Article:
California may end a decades-old ban on members of the Communist Party working in its government, after the state Assembly approved a bill that would delete references to the party from its employment requirements.
The bill's sponsor, Assemblyman Rob Bonta, D-Oakland, said that California's laws should focus on individuals' actions and evidence rather than political affiliations and what he termed "empty labels."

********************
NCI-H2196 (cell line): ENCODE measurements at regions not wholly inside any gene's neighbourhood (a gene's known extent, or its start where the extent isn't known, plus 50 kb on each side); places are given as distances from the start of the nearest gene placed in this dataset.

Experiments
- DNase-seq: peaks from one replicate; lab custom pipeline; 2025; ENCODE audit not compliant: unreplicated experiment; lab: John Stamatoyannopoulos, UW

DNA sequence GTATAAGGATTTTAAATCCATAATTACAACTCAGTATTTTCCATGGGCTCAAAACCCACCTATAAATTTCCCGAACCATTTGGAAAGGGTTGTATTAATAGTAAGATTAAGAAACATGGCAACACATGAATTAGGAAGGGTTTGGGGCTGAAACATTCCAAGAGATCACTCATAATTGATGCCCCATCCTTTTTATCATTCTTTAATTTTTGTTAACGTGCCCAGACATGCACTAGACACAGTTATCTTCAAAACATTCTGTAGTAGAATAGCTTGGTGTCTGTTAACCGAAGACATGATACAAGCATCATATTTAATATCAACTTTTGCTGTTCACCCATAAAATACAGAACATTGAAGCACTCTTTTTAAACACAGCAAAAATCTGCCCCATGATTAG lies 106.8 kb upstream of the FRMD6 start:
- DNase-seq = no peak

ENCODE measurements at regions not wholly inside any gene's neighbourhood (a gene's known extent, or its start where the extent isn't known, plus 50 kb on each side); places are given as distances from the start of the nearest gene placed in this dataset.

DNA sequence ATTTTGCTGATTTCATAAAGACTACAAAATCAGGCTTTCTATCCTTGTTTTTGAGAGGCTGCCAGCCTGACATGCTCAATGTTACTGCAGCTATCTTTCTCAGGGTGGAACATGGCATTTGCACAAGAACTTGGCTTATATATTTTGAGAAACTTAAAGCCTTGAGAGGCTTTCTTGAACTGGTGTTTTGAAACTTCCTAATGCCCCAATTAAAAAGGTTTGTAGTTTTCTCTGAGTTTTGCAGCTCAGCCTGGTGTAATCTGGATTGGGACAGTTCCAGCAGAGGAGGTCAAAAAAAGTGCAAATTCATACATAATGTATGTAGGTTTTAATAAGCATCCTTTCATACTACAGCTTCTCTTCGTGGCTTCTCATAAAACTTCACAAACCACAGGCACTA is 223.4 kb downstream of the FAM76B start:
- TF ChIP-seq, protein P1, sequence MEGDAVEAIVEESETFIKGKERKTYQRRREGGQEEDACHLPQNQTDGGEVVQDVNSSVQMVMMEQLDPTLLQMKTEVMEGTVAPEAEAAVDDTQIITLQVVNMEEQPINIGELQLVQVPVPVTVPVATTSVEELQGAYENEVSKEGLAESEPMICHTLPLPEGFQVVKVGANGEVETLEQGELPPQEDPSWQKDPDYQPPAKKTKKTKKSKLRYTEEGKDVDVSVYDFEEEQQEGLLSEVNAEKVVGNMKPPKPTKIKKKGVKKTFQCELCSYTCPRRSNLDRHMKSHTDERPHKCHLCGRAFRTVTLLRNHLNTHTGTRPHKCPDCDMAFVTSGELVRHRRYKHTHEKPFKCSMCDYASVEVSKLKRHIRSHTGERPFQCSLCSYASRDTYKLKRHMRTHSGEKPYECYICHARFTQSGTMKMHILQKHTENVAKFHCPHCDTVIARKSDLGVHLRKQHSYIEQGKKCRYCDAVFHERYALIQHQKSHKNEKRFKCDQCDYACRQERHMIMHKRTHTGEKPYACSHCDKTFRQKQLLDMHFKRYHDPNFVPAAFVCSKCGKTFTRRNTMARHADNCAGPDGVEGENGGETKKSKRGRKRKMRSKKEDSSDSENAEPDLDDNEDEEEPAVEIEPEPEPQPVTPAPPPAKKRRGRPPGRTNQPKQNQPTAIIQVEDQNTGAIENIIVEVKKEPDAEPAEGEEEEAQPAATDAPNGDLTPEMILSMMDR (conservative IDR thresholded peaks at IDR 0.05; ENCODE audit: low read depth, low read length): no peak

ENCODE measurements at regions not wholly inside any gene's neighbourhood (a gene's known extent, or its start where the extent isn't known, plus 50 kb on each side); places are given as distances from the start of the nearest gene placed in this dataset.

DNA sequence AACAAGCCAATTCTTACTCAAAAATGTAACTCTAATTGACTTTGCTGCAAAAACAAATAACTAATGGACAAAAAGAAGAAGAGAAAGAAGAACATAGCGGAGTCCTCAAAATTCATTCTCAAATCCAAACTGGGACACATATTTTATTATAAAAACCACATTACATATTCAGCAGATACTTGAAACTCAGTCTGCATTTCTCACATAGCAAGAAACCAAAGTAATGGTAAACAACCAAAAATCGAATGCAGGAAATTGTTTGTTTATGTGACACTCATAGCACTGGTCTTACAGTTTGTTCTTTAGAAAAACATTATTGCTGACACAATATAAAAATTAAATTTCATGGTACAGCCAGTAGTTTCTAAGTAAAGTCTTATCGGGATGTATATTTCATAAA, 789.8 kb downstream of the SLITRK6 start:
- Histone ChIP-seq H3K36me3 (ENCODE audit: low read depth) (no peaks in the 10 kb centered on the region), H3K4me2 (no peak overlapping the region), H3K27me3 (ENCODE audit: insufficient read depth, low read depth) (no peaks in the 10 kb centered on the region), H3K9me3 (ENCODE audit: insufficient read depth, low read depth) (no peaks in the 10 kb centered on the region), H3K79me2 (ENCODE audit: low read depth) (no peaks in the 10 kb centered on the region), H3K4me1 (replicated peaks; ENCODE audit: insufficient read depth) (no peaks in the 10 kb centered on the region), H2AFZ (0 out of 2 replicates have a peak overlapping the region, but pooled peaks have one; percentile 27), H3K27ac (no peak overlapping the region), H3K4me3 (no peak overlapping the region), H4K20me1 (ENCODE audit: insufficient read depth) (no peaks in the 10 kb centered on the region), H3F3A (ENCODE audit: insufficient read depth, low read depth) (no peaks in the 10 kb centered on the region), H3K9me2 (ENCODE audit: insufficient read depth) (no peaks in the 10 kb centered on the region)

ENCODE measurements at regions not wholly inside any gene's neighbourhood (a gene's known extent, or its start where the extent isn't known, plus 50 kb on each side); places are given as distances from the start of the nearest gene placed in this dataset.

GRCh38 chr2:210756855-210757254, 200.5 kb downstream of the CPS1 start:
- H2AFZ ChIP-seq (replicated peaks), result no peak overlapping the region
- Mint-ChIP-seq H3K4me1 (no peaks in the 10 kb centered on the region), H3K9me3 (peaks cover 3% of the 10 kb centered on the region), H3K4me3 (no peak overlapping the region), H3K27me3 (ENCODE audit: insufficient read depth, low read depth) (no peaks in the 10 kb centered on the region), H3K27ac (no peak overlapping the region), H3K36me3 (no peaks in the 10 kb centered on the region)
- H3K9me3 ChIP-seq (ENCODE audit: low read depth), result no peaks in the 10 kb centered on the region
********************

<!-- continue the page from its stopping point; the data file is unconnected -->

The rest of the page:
Speaking on the floor of the Assembly, Bonta called the legislation a "cleanup bill that removes archaic and outdated references to the Communist Party in our state laws, specifically those stating that a public employee may be dismissed from employment if he or she advocates or is knowingly a member of the Communist Party."
The bill passed in a 41-30 vote, after a debate that touched on the Cold War, the U.S. history of fighting communism -- and the potential for future conflicts.
While Bonta called the measure "an appropriate step forward" for the state, three of his Republican colleagues in the California Assembly rose to speak against the bill, AB 22.